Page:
You are currently browsing the category archive for the ‘Buchanan Marine’ category.

These fotos taken since last Wednesday show part of the range of weather we’ve had since Wednesday.  And here’s a surprise:  Crowley’s Courage in the Stapleton anchorage . . . as of this writing, she’s off Florida halfway between Jacksonville and Miami.

Lincoln Sea, same day, off BAT, just before that wicked storm erupted . . .  derupted/descended . . .     Great pics at that link.

Buchanan 10 was making her way across the Upper Bay as

the wind started to kick up some splash.   Did I get wet?  Yup . . . but I always carry a dry bag for stuff that dislikes water.   And I was afraid of getting zapped by the electricity in the sky as I walked home from the subway.  Yup . . .  tugster on the subway..  Hey . .  . parts of the subway lines allow me to travel beneath the sixth boro without a submarine, as depicted by Duke Riley.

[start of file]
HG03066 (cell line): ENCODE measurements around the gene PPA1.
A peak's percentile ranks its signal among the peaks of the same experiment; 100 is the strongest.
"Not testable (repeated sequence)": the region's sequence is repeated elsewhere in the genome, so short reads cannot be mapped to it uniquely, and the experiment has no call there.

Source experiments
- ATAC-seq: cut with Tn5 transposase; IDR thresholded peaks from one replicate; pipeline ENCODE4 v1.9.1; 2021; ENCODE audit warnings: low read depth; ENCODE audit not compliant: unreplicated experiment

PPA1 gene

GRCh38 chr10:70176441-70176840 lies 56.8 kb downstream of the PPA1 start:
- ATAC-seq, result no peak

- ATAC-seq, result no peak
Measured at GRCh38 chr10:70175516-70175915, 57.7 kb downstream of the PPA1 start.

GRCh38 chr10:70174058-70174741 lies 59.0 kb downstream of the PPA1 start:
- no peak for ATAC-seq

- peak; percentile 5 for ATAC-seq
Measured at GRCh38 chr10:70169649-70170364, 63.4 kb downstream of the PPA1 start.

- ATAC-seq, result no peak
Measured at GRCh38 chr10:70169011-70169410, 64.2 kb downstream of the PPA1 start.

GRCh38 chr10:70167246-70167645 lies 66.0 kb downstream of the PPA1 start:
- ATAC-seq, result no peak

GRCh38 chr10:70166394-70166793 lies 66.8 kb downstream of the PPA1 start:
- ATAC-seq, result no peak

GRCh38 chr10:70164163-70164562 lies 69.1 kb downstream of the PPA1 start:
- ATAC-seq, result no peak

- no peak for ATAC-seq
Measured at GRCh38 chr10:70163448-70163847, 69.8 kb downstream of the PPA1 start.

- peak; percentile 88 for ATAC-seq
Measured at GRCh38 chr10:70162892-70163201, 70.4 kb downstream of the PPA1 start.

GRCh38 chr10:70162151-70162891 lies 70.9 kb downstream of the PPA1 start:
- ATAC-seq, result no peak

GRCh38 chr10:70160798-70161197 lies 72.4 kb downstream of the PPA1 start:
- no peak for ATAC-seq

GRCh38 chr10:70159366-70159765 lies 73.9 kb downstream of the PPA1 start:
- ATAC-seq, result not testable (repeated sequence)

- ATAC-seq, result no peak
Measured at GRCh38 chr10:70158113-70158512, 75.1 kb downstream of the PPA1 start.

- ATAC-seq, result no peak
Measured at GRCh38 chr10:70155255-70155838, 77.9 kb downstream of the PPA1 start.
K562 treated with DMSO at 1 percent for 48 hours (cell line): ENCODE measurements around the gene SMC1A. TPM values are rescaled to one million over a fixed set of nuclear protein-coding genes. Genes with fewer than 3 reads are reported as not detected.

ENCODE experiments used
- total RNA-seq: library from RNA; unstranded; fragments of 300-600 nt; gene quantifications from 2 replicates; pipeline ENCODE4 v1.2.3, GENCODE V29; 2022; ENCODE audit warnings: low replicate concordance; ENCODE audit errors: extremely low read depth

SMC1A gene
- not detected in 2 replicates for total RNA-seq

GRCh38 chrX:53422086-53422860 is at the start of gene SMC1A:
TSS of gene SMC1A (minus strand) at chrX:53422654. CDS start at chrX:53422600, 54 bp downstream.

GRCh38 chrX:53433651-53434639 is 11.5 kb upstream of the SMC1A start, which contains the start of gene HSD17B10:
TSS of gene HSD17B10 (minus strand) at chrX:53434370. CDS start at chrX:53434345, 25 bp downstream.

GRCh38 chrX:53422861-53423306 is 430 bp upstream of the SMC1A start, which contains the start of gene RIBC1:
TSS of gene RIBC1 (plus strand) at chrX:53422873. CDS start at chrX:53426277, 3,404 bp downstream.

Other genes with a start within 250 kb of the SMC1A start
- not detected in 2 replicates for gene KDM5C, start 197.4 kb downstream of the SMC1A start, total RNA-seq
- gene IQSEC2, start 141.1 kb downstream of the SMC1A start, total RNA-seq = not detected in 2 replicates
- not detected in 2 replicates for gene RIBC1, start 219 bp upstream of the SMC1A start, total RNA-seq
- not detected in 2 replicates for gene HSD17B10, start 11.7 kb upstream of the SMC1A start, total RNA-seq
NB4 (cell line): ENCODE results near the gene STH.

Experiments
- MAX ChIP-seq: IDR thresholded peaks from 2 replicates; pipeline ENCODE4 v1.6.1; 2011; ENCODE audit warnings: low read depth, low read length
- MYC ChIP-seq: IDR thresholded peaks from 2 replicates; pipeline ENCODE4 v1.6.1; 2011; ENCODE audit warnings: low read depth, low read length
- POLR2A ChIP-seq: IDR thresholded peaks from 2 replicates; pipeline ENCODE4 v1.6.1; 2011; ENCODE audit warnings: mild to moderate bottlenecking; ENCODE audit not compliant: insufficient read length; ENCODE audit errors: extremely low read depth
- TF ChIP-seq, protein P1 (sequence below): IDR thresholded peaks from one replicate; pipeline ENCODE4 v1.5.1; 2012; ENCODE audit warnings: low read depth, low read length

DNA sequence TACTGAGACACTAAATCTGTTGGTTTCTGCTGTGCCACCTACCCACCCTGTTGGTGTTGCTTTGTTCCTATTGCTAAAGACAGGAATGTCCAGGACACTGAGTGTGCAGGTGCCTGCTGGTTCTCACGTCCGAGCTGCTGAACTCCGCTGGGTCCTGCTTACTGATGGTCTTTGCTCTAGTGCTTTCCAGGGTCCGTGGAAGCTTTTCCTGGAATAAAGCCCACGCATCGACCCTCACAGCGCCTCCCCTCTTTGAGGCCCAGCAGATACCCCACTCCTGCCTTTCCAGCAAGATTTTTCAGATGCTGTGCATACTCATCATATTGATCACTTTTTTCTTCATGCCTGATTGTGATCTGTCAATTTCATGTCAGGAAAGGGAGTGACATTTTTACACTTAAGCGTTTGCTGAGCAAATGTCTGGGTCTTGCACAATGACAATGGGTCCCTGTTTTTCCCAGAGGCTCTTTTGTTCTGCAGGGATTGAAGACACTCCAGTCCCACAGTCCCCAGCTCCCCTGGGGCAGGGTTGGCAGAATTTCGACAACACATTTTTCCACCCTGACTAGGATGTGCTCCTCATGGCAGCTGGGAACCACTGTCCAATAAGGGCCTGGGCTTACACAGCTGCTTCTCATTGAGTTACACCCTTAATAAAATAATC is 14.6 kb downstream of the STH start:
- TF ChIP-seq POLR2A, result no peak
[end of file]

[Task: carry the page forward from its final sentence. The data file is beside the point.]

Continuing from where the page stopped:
Here’s Siberian Sea, also on Wednesday.

Saturday morning light was quite different, after more than two days of rain.  D . . . I hope that answers your question about shooting through glass.  This was the huge 12,000 hp OSG Vision pushing OSG 350 westbound on the KVK yesterday morning.   Given what ATBs work the Great Lakes, I’m wondering about the claim here that Vision, a year even, was the world’s largest ATB unit.    On this foto, I’m also shooting into the morning sun.

Here Wicomico passes MSC Federica.  Notice the white structure atop the containers (left of the turbine) on Federica.

Here’s a close-up.  Anyone else notice it?   . . . identify it?

Beaufort Sea passes Zim San Francisco.

By the way, what are those blue “seaco” units on San Fran‘s deck?  Also notice the sailboat up there on the load!!  Doubleclick enlarges.

Rounding out this post, my till-favorite large tug in the sixth boro . . .  Atlantic Salvor,  just a bit over half the hp of OSG Vision, not that hp tells the whole story.

All fotos by Will Van Dorp.